Niels Bohr's 18K gold 1957 'Atoms for Peace' award, presented by President Dwight D. Eisenhower
Extraordinary collection of medals awarded to Dr. Niels Bohr, who made fundamental contributions to the understanding of atomic structure and quantum theory, for which he received the Nobel Prize in Physics in 1922—a medal that he auctioned off himself in 1940 to benefit the Finnish Relief Fund, which now resides in the Danish Historical Museum in Fredriksborg. A philosopher of science and promoter of scientific research, he went on to become a premier advocate for peaceful international cooperation on nuclear energy. This collection features three of Bohr's significant medals: his historic gold Atoms for Peace Award, his Danish Golden Medal of Merit with Crown, and his Danish Galathea Medal in Silver.
The highlight of the collection is the Atoms for Peace Award presented to Bohr in 1957 by President Dwight D. Eisenhower. Gold (marked "18K" on edge), 79 mm, 346 gm, by the Medallic Art Co., New York. The front features allegorical figures representing peace and science, over the legend: "For the benefit of mankind"; the reverse features a symbol representing an atom, with text above: "The Atoms for Peace Award, A Memorial to Henry Ford and Edsel Ford." The top edge is engraved, "Niels Henrik David Bohr - 1957," and the bottom edge is stamped with the maker's mark and fineness. Housed in its original navy blue leather presentation case. Includes an original program from the presentation of the award.
In his 'Atoms for Peace' speech before the United Nations on December 8, 1953, President Dwight D. Eisenhower called for efforts in nuclear technology research to re-focus on its capacity for making progress for humankind, rather than on the development of weapons of war. In response to that goal, Henry Ford II, Benson Ford, and Henry Clay Ford proposed that the Ford Motor Company Fund authorize an appropriation of one million dollars—to be granted at a rate of $100,000 annually for ten years—to recognize outstanding contributions to the peaceful application of nuclear energy. A board of trustees was named to identify and select the individual who had made the greatest contribution to the development of peaceful uses of atomic energy, awarding them with a cash honorarium accompanied by a commemorative gold medal. If the board failed to discover a candidate meriting recognition, the award would be held over to the following year.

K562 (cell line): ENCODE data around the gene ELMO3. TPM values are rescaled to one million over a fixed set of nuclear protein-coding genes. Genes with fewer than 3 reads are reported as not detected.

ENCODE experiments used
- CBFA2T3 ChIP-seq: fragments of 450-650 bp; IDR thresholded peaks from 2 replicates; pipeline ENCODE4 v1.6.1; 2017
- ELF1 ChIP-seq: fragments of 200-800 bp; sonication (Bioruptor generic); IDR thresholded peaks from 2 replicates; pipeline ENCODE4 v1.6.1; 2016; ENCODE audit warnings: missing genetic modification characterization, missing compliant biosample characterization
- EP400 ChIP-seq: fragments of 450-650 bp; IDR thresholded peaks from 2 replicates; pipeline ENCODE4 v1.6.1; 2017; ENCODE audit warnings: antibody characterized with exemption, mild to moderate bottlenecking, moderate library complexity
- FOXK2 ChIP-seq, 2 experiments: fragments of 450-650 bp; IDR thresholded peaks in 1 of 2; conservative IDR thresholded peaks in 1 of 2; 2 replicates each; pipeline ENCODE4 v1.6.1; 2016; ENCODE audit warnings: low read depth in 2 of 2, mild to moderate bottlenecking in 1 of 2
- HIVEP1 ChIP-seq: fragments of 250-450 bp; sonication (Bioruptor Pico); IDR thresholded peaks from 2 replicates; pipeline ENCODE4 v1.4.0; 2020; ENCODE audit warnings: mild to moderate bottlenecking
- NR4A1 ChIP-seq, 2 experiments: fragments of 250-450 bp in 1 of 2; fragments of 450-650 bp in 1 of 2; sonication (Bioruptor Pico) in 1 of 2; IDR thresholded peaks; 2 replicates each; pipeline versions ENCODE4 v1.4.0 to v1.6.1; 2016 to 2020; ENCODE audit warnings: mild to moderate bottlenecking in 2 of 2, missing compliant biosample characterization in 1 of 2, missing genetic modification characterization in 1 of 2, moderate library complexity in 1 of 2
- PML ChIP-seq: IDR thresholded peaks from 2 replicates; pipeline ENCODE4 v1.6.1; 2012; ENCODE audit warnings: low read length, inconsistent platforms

Niels Bohr became the first to be recognized as an Atoms for Peace Award recipient, and was personally presented with the medal by President Eisenhower on October 24, 1957. In his remarks, Eisenhower praised Bohr's lifelong dedication to scientific inquiry: 'In honoring Dr. Bohr, we pay tribute to a great man, one whose mind has explored the mysteries of the inner structure of the atom, and whose spirit has reached into the very hearts of men….By disclosing the secrets of nature and in particular those of the atom, science makes possible new technologies by which these secrets are applied. The world now has a choice between the technology of abundance and the technology of destruction—between the use of power for constructive purposes or for war and desolation…Our country has sought to encourage the application of atomic energy in the arts of peace—toward the end of happiness and well-being for all men and women. So, in saluting and honoring Dr. Bohr in the presentation of the first Atoms for Peace Award, which the Ford family has so thoughtfully provided, we give recognition to a scientist and a great human being who exemplifies principles the world sorely needs—the spirit of friendly scientific inquiry, and the peaceful use of the atom for the satisfaction of human needs.'
The other medals are:
A Danish Medal of Merit in Gold with Crown, 37 mm, 59 gm, engraved "Niels Henrik David Bohr" on the bottom edge, suspended from its original red-and-white ribbon. The front features the portrait of King Christian X of Denmark, and the reverse features a wreath with "Fortient" at center. This medal is an extreme rarity, as it was awarded just four times during the long reign of Christian X.
A Danish Galathea Medal in Silver, 30 mm, 17 gm, suspended from its original red-and-white ribbon. Established by King Frederik IX, this medal was awarded to recognize individuals who assisted in creating, and participated, in the Scientific Danish Deep Sea Expedition between September 1, 1950 and July 17, 1952; Niels Bohr was a member of this executive committee.
This remarkable collection symbolizes Niels Bohr's foundational contributions to the modern understanding of the atom, as well as his advocacy for peaceful nuclear research. The hopes and hazards of nuclear technology remain at the forefront of scientific inquiry today: scientists continue to seek new, cleaner ways to power modern life, and the world has been reminded of the importance of non-proliferation given Russia's suspension of its last nuclear arms treaty with the United States and invasion of Ukraine.
Auction Title: Remarkable Rarities
#669 - Ended September 23, 2023
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